Longer Diabetes Drug Regimens Increase Chance of Adverse Events

Drug interactions can affect the pharmacokinetics or pharmacodynamics of diabetes medications, causing decreased efficacy or increased toxicity.

As type 2 diabetes mellitus (T2DM) patients age, the likelihood of comorbidities increases, as does the need for medications to manage them. Longer drug regimens increase the chance that patients will experience adverse drug effects or drug interactions.

These interactions can affect the pharmacokinetics or pharmacodynamics of the drugs, causing decreased medication efficacy or increased toxicity for the patient. As clinicians, awareness of major interactions is critical so they can be avoided.

The journal Therapeutic Advances in Endocrinology and Metabolism published a review discussing diabetic drug interactions; researchers conducted a literature search using numerous terms associated with drug interactions.

One strength of this review was that the authors provided two tables for quick reference. The first listed relevant herbs and their interactions with commonly prescribed antidiabetic drugs. The second lists antidiabetic drugs and commonly reported prescription medications with the mechanism and potential clinical effect and relevance.

Many of the clinically relevant drug interactions were based on the drug’s effect on specific hepatic CYP enzymes — sulfonylureas, thiazolidinediones, and meglitinides are the most susceptible to these types of interactions.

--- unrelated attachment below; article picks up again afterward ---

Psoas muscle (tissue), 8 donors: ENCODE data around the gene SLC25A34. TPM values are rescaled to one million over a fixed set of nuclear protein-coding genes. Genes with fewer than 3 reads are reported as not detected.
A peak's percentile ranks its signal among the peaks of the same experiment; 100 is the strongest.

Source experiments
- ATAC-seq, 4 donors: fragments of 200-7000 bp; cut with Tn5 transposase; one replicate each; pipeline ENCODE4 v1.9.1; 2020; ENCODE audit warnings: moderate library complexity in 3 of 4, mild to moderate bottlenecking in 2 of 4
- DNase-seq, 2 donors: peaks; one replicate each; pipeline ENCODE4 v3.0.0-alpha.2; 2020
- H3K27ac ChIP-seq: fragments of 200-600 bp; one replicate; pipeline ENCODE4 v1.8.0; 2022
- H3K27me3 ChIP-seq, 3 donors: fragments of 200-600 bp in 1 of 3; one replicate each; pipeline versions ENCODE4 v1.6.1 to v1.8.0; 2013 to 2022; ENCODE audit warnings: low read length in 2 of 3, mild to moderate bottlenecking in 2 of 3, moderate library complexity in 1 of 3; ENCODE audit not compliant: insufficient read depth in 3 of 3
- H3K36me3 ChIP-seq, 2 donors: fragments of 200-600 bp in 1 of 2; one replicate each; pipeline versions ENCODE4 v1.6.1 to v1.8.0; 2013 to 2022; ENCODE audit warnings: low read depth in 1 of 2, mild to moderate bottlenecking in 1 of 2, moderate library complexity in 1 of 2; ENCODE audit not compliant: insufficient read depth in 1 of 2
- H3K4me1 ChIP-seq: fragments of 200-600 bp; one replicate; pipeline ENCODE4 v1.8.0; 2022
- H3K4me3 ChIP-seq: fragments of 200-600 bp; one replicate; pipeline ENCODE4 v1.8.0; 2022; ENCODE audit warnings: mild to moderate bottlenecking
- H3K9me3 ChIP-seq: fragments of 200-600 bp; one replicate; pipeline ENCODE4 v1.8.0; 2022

Researchers explained that metformin has a low interaction risk, but clinicians should be cautious when co-administering drugs that impair renal function.

With the exception of saxagliptin, dipeptidyl-peptidase-4 (DPP-4) inhibitors also showed a very low interaction potential. Specifically, the team saw CYP3A4 inhibitors and inducers affected saxagliptin.

On the other hand, giving DPP-4 inhibitors with drugs that affected the drug transporter P-glycoprotein might affect plasma levels. P-glycoprotein has a wide substrate spectrum; it is involved in the transport of drugs from different drug classes including antineoplastic drugs (e.g. docetaxel, etoposide, and vincristine), calcium channel blockers, calcineurin inhibitors (e.g. cyclosporine, tacrolimus), digoxin, macrolide antibiotics (e.g. clarithromycin), and protease inhibitors.

New antidiabetic drug classes, incretin mimetics, and sodium-glucose cotransporter-2 (SGLT-2) inhibitors, have a very low risk of drug interactions.

The authors suggested that further studies to determine possible interactions between sulfonylureas, meglitinides, and p-glycoprotein inhibitors as well as their clinical relevance.